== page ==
Lastly, for the ECB it is somewhat political. Negative rates are disliked by many sectors of the economy including banks and savers. Banks are forced to pay for the privilege of holding cash at the central bank. Whilst most of their assets are repriced by movements in the yield curve, banks are unable to pass on negative rates to their depositors.
What is wrong with these arguments?
Despite their merits, these arguments are not completely convincing. Even if the ECB wanted to hike rates first, they are beginning to hit their own constraints on the share of each bond issue they can buy. As you can see in Chart 2, they were forced to half the duration they took out of the market in Germany last month. A lack of willingness to relax this rule means they are on a pre-set course to taper, regardless of the state of the economy, as we approach the end of the year. Why would the ECB commit to even more tightening concurrently, especially with core inflation still so low (see Chart 3)?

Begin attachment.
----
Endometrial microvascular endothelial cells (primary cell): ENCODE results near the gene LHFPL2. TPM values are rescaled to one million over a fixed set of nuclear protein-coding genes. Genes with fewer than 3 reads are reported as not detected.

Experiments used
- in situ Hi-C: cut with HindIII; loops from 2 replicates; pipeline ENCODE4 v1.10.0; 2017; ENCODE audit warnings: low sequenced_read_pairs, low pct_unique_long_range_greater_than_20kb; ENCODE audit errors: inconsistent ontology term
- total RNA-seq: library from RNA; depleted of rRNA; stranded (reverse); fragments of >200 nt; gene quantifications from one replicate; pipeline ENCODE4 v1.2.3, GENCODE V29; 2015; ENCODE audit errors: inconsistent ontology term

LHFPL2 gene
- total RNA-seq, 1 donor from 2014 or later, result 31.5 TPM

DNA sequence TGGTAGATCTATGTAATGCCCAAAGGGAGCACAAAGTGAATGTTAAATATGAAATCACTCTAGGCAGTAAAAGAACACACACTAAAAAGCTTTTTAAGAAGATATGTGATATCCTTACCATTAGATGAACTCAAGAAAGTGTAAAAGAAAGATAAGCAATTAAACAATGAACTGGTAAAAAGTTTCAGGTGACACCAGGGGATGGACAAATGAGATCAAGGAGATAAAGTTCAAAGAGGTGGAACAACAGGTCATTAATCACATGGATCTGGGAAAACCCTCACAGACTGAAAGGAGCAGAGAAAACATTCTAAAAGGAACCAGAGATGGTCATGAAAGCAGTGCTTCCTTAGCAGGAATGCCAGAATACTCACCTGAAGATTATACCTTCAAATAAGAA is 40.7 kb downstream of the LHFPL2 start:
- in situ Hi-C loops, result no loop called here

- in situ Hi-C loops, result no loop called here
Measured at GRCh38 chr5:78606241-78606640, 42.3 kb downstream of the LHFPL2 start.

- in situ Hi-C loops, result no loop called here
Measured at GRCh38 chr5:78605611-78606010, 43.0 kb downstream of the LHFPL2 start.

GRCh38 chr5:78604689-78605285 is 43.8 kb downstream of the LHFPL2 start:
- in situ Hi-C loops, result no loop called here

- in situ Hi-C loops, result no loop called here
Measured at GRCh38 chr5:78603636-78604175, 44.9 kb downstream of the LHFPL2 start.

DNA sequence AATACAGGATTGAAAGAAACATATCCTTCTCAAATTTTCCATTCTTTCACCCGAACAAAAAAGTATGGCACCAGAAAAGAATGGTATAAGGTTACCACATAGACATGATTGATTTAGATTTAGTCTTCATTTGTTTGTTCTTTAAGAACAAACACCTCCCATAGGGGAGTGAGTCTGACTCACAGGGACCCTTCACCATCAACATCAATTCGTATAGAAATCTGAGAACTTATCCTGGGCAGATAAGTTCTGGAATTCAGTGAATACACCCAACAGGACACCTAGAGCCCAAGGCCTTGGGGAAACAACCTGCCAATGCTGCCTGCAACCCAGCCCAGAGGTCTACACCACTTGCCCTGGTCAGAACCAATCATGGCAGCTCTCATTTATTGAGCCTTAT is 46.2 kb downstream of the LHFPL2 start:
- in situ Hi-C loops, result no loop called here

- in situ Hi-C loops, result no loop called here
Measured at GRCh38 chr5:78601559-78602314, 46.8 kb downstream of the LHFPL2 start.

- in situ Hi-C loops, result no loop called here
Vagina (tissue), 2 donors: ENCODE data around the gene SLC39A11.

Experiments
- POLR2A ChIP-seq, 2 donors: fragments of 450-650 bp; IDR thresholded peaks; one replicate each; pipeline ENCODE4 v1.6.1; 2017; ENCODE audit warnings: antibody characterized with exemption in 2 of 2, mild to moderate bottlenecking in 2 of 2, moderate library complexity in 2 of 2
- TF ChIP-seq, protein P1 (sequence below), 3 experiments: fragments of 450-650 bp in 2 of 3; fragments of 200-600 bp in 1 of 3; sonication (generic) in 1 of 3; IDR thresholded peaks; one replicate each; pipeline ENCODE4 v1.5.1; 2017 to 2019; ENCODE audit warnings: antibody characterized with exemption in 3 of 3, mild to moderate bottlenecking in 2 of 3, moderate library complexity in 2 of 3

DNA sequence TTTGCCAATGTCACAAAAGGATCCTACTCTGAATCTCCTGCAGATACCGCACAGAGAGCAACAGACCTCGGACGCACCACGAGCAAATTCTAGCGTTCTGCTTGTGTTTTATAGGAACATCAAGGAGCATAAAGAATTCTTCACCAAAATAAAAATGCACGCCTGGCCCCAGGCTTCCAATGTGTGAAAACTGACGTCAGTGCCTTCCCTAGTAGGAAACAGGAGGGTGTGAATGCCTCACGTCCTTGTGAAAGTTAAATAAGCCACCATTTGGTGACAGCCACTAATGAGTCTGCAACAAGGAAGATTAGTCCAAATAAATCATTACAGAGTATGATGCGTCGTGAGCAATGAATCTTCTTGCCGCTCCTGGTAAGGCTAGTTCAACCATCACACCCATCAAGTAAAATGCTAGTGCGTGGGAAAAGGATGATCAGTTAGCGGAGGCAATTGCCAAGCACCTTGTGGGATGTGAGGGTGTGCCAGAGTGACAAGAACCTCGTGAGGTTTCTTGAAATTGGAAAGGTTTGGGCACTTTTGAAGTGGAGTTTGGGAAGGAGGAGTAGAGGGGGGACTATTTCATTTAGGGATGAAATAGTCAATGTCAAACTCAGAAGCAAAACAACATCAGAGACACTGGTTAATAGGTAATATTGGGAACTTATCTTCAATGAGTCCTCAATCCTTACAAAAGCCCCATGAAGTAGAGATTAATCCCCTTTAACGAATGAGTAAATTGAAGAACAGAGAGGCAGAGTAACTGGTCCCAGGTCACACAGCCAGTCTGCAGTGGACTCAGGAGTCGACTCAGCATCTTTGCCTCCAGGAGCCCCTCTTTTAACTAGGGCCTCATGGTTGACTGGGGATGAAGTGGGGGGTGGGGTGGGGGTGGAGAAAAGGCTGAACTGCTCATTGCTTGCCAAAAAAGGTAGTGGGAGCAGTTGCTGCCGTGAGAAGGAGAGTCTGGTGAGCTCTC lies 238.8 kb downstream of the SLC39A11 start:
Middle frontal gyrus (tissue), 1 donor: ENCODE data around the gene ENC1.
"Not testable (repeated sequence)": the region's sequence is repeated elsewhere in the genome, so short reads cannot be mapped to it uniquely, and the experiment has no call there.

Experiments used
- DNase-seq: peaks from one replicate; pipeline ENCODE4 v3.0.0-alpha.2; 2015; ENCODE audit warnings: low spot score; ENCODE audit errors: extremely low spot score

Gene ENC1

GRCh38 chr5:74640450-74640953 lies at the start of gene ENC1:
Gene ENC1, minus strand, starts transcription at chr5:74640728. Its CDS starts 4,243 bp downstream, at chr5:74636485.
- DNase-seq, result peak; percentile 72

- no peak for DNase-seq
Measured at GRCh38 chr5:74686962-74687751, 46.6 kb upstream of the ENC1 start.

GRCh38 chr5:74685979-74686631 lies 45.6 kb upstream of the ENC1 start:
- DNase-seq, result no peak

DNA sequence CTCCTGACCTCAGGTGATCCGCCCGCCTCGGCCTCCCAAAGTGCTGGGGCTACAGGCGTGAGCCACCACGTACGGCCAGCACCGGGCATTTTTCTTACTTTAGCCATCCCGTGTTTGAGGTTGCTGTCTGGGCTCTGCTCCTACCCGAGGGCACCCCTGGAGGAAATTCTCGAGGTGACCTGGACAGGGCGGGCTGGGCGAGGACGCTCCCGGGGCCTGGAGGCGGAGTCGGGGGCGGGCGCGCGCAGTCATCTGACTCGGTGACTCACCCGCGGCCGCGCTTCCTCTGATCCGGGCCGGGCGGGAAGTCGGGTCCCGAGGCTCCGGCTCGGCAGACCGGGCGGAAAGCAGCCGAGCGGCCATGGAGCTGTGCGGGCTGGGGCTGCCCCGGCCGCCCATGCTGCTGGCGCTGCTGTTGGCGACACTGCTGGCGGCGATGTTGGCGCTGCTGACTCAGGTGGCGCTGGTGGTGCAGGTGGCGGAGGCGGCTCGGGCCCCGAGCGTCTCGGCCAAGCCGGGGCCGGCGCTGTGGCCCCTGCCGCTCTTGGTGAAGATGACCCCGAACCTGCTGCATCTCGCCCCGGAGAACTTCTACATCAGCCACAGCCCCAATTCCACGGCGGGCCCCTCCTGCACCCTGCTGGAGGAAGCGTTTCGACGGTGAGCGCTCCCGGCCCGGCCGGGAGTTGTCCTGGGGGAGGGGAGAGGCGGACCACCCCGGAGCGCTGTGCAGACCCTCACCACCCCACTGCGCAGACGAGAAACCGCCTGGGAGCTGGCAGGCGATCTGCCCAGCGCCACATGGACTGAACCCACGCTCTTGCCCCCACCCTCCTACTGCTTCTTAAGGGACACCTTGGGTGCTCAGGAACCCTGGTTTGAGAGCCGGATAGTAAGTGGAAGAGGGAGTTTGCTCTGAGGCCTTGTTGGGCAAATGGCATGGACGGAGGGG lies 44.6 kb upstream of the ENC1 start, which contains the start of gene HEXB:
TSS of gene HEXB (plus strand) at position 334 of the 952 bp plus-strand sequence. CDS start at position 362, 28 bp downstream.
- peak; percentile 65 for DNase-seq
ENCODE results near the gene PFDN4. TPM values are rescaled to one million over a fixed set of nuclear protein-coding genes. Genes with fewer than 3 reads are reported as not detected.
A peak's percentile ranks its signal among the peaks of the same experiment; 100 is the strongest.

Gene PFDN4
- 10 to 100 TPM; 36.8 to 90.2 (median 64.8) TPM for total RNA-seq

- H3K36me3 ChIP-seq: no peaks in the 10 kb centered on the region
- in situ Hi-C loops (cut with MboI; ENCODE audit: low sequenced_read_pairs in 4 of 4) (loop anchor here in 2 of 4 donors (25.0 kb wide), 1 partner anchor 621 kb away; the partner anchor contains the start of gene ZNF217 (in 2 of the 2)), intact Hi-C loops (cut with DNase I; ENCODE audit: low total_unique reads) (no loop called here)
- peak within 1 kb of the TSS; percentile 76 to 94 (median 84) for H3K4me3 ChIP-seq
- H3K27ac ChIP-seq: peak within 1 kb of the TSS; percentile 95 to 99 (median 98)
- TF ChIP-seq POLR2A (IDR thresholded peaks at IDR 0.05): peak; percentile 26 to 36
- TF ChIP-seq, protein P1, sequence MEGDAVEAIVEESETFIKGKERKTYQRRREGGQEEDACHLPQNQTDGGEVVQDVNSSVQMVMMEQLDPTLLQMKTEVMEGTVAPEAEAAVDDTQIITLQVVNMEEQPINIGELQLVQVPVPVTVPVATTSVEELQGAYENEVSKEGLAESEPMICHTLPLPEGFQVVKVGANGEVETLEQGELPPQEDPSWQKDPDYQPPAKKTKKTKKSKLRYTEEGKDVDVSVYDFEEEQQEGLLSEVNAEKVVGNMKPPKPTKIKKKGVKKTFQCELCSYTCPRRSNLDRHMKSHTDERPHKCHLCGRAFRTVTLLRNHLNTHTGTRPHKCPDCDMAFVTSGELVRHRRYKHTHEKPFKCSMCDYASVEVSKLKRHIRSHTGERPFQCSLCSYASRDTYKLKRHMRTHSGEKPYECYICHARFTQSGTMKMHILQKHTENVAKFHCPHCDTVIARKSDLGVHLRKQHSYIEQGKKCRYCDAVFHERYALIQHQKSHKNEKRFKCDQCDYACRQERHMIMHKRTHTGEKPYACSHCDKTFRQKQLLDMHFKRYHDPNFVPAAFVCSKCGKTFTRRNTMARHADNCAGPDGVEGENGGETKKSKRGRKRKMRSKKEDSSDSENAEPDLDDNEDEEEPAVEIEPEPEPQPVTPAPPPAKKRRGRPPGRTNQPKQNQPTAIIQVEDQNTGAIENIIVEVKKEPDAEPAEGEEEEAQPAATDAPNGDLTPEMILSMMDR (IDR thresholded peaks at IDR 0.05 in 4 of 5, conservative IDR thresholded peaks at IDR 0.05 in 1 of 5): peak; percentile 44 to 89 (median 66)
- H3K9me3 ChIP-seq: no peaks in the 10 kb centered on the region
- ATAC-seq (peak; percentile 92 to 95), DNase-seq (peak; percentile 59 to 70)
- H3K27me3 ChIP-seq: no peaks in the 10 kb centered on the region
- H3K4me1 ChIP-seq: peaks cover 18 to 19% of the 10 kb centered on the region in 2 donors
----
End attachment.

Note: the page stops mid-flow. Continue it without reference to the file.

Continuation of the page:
Secondly, it is by no means obvious that raising rates whilst continuing QE would help keep conditions in the periphery easy. After all, higher rates in the core would diminish the attractiveness of taking credit risk in the periphery. More importantly, peripheral companies tend to borrow shorter term meaning they are more impacted by the front end of the curve than their German counterparts.
Lastly, on the political side, it is not obvious that the German ECB members who form the most hawkish part of the committee would be arguing to raise rates before ending QE. Perhaps most importantly, QE is not a financial stability tool and redirecting QE away from the capital key towards countries of stress would bring with it many legal questions. This is the main reason the ECB has tried not to deviate from their planned purchases too much.
In conclusion, both arguments have their merits and although it is not our base case, it is a possibility that the ECB raise the base rate first. The current forward guidance is that rates are “expected to remain at present or lower levels for an extended period of time, and well past the horizon of our net asset purchases.” That said, the ECB has changed its communication many times before.